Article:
A sleep study on adolescents and their insomnia symptoms showed that those with a shorter sleep duration experienced deficient executive functions in daily life.
A recent study of 100 adolescents with no medical or psychiatric comorbidity demonstrated that having a shorter sleep duration was associated with poorer executive functions (EFs), otherwise behavioral competencies and cognitive skills that are important for daily functioning.1 This study’s findings provided factual data on daytime impairments associated with insomnia symptoms in this age group that may motivate the establishment of interventions to combat this problem in the future.
Shorter sleep duration was associated with a higher score on the Global Executive Composite Score (ΔR2 = 0.16, P <.001), the Metacognition Index (ΔR2 = 0.15, P <.001), and the Behavioral Regulation Index (ΔR2 = 0.11, P <.001).1 Notably, the Insomnia Severity Index did not contribute significantly to the explained variance in Global Executive Composite Score (ΔR2 = 0.01, P >.05), the Metacognition Index (ΔR2 = 0.02, P >.05), and the Behavioral Regulation Index (ΔR2 = 0.005, P >.05).
Lead investigator Reut Gruber, PhD, director, attention, behavior and sleep laboratory, Douglas Research Center, and colleagues wrote that the “findings suggest that adolescence may be a critical developmental period for interventions aimed at protecting executive functions in adolescents with objective short sleep duration.”1 Before conducting the study, the investigators hypothesized a relationship between higher insomnia severity and shorter sleep duration and the outcome leading to be poorer EFs in the daily life of adolescents.
There were 61 girls and 39 boys adolescents with no medical or psychiatric comorbidity that participated in the study (mean age = 13.17; SD = 1.12). The study included participants with no clinically significant insomnia (n = 51), those with subthreshold insomnia (n = 39), and participants with clinical insomnia (n = 10). In terms of demographics, most were Caucasian (84.6% %), whereas the rest identified as either mixed ethnicity (8.9%), Asian (5%), or Hispanic (1.5%). As for household incomes, 5.15% of the participants had an annual combined income less than $45,000, 14.43% had annual incomes of $45,000–$65,000, 16.49% had annual incomes of $65,000–$95,000, and 63.92% had annual incomes greater than $95,000.1
The participants that were eligible for the study were given a wearable actigraph device and were told to wear it at bedtime for 6 consecutive nights on their nondominant wrist. During the 6 nights, participants were also asked to complete a sleep log daily and fill out the Insomnia Severity Index. The parents were asked about their adolescent's demographic and health information and to fill out the Behavior Rating Inventory of Executive Function (BRIEF). Overall, the measures included in the study were insomnia severity, sleep duration, and EFs.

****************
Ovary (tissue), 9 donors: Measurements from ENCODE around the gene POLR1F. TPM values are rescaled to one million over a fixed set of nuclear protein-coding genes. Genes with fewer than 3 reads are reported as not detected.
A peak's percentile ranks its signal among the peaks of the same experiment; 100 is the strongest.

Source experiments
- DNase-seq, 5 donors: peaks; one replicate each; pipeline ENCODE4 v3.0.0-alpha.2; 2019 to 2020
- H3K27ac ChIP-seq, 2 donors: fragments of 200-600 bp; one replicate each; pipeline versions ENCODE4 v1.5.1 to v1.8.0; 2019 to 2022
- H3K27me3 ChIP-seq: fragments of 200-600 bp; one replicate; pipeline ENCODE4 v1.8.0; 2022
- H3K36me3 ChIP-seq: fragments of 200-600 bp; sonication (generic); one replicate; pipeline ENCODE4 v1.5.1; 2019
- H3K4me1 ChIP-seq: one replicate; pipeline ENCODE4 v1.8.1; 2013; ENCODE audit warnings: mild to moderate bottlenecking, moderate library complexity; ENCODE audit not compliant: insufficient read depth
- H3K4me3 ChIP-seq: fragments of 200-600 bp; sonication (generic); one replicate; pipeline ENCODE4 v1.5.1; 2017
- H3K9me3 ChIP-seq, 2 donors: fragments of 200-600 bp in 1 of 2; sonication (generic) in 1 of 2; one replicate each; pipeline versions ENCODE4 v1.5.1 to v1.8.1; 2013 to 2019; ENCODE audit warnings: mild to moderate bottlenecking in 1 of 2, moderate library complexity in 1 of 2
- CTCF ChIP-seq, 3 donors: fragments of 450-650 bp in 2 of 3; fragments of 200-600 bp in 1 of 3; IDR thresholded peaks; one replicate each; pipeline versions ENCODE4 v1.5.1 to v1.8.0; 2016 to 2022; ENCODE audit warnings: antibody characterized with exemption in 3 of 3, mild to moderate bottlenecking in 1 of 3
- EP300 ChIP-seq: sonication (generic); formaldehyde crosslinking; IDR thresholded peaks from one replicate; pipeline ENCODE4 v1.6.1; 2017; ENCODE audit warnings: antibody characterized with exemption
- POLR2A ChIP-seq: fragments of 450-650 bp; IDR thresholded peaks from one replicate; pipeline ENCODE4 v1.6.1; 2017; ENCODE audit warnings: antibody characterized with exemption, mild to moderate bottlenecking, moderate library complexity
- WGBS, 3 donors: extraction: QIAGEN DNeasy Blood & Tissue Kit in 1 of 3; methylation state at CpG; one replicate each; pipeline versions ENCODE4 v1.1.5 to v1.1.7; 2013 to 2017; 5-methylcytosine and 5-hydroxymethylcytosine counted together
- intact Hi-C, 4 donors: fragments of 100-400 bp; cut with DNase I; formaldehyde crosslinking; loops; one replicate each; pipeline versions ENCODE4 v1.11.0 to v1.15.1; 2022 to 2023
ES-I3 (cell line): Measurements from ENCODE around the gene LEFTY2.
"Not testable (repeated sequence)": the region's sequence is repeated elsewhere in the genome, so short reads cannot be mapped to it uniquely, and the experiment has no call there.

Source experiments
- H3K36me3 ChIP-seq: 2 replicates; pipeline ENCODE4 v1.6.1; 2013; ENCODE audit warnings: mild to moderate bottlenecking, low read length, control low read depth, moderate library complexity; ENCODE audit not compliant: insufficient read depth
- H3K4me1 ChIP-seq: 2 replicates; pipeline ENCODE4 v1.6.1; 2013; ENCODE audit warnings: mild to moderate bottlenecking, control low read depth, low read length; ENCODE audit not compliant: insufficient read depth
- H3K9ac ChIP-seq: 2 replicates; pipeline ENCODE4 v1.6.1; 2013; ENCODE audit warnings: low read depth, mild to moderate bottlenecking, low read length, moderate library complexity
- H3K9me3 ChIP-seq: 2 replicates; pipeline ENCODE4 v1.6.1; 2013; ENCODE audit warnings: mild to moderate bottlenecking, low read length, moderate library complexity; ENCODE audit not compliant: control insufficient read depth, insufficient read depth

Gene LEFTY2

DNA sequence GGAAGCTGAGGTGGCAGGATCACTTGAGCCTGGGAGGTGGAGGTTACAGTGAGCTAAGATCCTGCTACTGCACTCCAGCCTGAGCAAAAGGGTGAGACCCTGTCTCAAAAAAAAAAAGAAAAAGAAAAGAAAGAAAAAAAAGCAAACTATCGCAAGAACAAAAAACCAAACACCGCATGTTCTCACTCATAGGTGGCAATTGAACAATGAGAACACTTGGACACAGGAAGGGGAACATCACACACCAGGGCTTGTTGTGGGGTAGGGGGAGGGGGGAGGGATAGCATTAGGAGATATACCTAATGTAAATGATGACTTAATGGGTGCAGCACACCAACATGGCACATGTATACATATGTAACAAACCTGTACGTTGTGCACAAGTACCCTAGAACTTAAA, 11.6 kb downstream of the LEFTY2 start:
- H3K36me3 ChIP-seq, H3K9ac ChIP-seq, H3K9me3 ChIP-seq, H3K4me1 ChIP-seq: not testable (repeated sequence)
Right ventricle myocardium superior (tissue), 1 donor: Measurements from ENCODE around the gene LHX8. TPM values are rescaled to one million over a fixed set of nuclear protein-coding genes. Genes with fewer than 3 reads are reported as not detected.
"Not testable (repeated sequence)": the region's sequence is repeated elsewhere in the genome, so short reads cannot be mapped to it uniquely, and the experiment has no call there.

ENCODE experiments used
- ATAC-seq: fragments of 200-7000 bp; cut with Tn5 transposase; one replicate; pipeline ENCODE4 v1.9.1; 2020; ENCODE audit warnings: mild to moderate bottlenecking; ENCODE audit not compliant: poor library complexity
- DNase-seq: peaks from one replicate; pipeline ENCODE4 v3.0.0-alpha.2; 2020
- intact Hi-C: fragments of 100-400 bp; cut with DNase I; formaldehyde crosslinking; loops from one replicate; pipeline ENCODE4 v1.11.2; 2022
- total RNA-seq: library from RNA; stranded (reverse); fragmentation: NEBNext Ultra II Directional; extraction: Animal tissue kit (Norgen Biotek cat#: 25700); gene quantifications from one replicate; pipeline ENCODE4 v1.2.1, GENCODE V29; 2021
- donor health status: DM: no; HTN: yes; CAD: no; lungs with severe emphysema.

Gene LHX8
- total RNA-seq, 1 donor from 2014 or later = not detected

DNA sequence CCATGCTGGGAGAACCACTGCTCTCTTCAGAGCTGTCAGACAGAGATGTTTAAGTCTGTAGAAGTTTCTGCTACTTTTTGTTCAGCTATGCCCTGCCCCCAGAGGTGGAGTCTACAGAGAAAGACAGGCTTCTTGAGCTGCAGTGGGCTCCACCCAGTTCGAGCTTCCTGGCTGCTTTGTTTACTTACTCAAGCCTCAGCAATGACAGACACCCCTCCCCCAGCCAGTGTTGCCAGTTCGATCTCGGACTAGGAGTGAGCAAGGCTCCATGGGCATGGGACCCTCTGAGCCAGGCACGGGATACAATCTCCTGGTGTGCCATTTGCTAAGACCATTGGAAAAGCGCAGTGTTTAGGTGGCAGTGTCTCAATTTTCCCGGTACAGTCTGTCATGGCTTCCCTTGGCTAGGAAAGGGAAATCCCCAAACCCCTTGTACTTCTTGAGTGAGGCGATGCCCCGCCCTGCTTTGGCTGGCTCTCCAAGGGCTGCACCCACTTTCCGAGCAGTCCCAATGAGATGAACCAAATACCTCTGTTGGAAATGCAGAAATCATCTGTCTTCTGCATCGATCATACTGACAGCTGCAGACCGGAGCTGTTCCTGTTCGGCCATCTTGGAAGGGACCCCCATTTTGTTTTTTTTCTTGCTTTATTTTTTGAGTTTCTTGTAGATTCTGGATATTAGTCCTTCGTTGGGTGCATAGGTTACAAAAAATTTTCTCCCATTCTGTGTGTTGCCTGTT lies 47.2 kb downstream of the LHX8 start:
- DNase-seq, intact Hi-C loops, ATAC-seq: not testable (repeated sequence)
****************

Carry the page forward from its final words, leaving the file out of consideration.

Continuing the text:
Gruber who also serves as apsychologist atDouglas Mental Health University Institute, and colleagues noted, “The objectively measured sleep duration accounted for 16%, 15%, and 11% of the of the variance on the BRIEF Global Executive Composite, Metacognition Index, and Behavioral Regulation Index, respectively, after controlling for age, gender and circadian preference. Adolescents’ self-reported symptoms of insomnia did not add significantly to the explained variance of daily EFs beyond the impacts of sleep duration and the covariates.”1
Prior studies on insomnia and short sleep duration with adolescents have shown an association with multiple cognitive, emotional and physiological impairments, which is consistent with the findings from the current study.2 Other previous studies with insomnia and short sleep duration had hypothesized the association being linked because of biological roots whereas with self-reported insomnia was related to having a poor lifestyle.3,4 A limitation to this study is that the design, cross sectional, does not permit the deduction of causal associations.
Gruberand colleagues noted, “Studies seeking to detect associations between sleep and daytime impairments or improvements in adolescents with insomnia would benefit from using objective sleep measures in addition to adolescents’ self-reported insomnia symptoms.”1